I adore a good barbecue sauce. One that sticks to your fingers and cheeks while balancing sweet, spicy, smoky, and tangy flavors. When I stumbled across a 7-minute recipe for Chipotle-Maple Barbecue sauce in the June 2013 issue of Food and Wine magazine, I thought it had potential. And with chipotles in adobo and maple syrup in the cabinet (two ingredients that I always keep on hand), it didn’t take much convincing for me to whip up a batch for grilled chicken.
A couple of years ago, my grilling underwent a giant shift. I learned about brining and gone were the days of dried out chicken breasts and cardboard-like pork tenderloins. Soaking the meat in a liquid with salt and, often some sugar, for just a few minutes before cooking transforms the end product keeping it juicy and succulent despite the dry and scorching heat of the grill. The discovery of brining was a game-changer for me and since learning about it, I have always gone to the trouble of this extra step.
This dinner was no exception and the chicken soaked in a salt and sugar brine for 1 hour before grilling. While the chicken soaked, I pre-heated the grill over high heat. Once hot, I ran a steel-bristled brush over the grates to make sure they were clean before brushing them lightly with canola oil. I reduced the temperature to medium low and added the chicken pieces, patted dry and seasoned with a little pepper (there’s no need to add extra salt if you’ve brined them), to the oiled grate skin side-down. I covered the grill and cracked open a beer for the wait.
Fifteen minutes later, I opened the grill and found my chicken ready to turn. The skin was crisp and thanks to the sugar in the brine even a little charred in a few places. Upon flipping the chicken, I brushed the tops of the chicken with some of the chipotle-maple barbecue sauce and covered the grill before returning to my beer. After fifteen minutes, I checked the chicken pieces, this time turning them over with tongs and brushing both sides with barbecue sauce to make sure that dinner would be properly messy. A quick check with the thermometer (which registered 165 degrees) confirmed that dinner was ready. I threw paper towels on the table with a simple caprese salad and cracked fresh beers. Dinner was served.
Note: Whether you buy store-bought barbecue sauce or make your own, be sure to separate the sauce you intend to brush on the meat while it cooks in a different container from the sauce that you plan to serve with dinner to avoid cross-contamination. Discard any leftover sauce or, if intending to use again, bring to a boil before serving.
Chipotle-Maple BBQ Chicken – Chipotle-Maple BBQ Chicken
I adapted the chipotle-maple sauce from a recipe that I found in the June 2013 Food and Wine magazine. The original recipe called for 2-chipotle chilies en adobo – I added six. Add as many as you like, but be sure to taste as you go along to prevent the sauce from being too spicy.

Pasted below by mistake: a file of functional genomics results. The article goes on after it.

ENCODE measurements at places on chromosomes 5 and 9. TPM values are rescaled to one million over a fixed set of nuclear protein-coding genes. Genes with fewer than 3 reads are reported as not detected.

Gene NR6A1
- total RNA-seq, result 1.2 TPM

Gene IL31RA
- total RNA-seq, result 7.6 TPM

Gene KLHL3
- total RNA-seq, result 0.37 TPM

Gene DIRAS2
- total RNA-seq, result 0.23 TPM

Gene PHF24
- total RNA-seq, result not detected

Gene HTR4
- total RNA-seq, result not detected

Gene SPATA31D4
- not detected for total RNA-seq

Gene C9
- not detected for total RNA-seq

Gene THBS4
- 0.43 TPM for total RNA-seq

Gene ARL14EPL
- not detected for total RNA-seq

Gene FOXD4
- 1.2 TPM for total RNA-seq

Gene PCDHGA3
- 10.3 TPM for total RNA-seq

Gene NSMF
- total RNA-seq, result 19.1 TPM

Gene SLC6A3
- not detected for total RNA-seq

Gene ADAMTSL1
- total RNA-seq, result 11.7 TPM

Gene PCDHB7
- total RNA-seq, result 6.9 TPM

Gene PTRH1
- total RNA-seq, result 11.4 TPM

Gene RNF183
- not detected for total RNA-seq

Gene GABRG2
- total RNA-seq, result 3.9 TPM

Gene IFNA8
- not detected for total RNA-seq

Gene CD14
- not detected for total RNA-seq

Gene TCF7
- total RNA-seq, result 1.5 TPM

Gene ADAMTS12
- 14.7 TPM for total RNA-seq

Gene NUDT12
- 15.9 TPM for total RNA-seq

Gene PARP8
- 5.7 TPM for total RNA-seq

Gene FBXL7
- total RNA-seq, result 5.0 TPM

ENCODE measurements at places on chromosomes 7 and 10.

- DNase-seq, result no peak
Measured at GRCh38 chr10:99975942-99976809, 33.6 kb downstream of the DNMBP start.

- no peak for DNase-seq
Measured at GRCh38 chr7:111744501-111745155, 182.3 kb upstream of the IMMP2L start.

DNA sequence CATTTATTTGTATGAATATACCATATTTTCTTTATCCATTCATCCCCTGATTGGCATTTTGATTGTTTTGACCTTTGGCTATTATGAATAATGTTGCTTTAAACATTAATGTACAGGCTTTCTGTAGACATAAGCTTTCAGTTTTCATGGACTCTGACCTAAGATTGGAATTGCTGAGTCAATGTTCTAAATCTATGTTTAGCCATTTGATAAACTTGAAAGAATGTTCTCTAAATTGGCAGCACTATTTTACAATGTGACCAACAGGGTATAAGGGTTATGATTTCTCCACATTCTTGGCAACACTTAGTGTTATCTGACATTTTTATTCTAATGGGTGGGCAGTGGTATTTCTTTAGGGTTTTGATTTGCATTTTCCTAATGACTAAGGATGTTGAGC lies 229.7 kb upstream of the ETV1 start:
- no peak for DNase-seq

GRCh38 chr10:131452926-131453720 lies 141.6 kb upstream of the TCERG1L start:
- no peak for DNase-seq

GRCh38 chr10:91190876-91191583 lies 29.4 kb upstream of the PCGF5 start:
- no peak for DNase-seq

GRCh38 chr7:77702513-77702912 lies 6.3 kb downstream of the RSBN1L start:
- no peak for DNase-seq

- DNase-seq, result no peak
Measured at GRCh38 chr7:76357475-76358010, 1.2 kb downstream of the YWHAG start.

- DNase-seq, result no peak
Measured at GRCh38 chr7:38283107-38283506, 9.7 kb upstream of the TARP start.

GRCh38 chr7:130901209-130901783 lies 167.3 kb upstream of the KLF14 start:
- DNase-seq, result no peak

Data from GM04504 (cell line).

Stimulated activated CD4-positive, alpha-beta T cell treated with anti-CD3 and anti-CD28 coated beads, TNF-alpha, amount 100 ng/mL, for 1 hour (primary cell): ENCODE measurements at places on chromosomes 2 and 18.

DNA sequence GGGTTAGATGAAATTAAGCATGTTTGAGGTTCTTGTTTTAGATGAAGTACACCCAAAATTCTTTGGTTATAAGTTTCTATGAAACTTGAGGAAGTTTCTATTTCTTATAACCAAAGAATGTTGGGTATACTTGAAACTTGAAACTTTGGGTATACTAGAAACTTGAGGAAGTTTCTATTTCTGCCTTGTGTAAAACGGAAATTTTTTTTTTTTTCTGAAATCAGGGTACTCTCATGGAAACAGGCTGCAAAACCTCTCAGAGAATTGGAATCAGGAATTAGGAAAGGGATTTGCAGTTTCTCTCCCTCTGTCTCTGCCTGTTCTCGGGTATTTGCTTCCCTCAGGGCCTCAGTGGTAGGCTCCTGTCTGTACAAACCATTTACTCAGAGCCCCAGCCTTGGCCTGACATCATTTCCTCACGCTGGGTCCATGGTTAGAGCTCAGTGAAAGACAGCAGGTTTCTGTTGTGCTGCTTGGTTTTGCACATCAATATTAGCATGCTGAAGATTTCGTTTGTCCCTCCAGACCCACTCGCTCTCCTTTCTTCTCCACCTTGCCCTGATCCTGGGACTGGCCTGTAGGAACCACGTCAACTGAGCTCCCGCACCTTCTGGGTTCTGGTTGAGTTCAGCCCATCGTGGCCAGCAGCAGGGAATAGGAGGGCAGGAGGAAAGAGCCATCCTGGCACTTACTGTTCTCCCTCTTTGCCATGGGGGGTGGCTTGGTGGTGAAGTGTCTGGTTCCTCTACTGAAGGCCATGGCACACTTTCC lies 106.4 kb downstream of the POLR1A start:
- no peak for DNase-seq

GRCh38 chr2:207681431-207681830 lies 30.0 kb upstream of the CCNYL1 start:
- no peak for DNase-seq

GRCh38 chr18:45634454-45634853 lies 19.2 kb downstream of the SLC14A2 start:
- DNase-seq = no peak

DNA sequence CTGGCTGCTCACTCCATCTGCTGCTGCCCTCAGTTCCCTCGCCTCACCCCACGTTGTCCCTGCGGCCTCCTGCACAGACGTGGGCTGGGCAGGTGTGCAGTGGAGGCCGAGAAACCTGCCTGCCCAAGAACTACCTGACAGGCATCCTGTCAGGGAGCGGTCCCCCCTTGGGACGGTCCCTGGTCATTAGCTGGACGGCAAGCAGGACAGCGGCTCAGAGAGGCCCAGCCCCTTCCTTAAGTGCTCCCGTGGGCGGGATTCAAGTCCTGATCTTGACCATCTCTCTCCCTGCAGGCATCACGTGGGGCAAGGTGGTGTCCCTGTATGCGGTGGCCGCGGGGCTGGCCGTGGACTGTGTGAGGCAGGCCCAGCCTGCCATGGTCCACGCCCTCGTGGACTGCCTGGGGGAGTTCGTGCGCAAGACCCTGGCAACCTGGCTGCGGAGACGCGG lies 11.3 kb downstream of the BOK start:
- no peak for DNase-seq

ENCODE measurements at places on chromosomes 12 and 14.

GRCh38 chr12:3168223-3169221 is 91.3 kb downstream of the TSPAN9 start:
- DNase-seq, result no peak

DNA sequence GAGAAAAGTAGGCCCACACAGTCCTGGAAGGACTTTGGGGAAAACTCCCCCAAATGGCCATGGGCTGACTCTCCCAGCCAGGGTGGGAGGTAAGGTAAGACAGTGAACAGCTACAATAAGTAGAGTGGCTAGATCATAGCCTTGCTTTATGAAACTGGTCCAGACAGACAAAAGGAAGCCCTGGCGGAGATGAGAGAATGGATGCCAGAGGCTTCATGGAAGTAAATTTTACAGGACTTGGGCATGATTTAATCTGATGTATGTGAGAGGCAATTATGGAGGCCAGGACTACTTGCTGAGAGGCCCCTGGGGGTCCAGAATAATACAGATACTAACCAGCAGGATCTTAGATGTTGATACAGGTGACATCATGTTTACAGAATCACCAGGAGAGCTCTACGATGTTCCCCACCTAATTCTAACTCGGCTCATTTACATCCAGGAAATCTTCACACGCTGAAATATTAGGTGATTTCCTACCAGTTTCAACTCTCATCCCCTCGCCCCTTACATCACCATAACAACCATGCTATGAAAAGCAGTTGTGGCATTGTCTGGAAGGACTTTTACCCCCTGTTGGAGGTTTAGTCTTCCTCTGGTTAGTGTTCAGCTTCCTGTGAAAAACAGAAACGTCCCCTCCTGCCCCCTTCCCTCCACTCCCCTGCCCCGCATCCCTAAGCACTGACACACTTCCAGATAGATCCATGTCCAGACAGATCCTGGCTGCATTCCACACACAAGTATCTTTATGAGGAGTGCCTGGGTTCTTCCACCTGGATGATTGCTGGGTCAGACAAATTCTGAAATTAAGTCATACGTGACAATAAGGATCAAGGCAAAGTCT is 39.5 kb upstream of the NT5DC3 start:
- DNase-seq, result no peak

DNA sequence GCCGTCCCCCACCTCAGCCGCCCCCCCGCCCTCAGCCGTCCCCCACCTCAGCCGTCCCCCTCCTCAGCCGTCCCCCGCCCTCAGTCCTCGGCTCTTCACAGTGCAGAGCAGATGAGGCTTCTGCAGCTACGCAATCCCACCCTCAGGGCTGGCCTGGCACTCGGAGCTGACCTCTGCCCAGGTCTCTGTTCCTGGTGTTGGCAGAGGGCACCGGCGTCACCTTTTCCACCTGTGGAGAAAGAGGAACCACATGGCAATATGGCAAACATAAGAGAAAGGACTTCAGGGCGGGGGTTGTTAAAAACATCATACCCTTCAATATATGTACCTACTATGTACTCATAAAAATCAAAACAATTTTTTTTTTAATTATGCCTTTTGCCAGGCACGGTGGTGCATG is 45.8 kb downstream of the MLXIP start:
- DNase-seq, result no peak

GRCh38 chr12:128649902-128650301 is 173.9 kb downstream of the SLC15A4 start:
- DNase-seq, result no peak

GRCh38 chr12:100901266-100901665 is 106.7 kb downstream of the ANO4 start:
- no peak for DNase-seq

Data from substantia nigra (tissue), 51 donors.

For the chicken:
1 whole (3 ½ to 4 lb) chicken, cut into 6 pieces or the equivalent amount of bone-in, skin-on chicken pieces
2 quarts cold water
½ cup salt
½ cup granulated sugar
Freshly ground black pepper, to taste
Canola oil, for grill
For the sauce:
2-6 chipotles en adobo (seeded, if desired)
1 garlic clove, minced
½ cup ketchup
3 tablespoons cider vinegar
1 tablespoon Worcestershire sauce
¼ cup maple syrup
2 tablespoon unsalted butter
Combine the water, salt, and sugar in a large bowl and whisk until the sugar and salt dissolve. Add the chicken pieces and cover the bowl with plastic wrap. Refrigerate for 30 minutes to 1 hour. Do not brine for longer as the chicken will be too salty.
Preheat the grill over high heat while the chicken is brining.
In a blender or small food processor, combine the chipotles en adobo, the garlic, ketchup, cider vinegar, Worcestershire sauce, and maple syrup. Blend until smooth. Pour the sauce into a saucepan and bring to a simmer. Stir in the butter and simmer for 2 minutes. Remove from the heat. Pour about ½ cup of the sauce into a small bowl to use for brushing the chicken while it cooks. Reserve the remaining sauce for serving.
When the grill is hot, use a metal brush to clean the grates. Remove the chicken from the brine and pat dry with paper towels. Season the chicken to taste with freshly ground black pepper. Brush the grates with a little canola oil and reduce the heat to medium low.
Add the chicken, skin-side down, to the grill. Cover and cook for 15 minutes. Turn the chicken over and brush the tops of the chicken with barbecue sauce. Cover and cook for another 15 minutes. Uncover the grill and brush the chicken again with barbecue sauce this time on both sides and cook for another two minutes. Check the temperature of the chicken. If 165 degrees or higher, remove the chicken from the grill. If the temperature is less than 165 degrees, continue cooking, turning as needed, until the temperature of the chicken reaches 165 degrees. Serve the chicken immediately with the reserved sauce and plenty of napkins.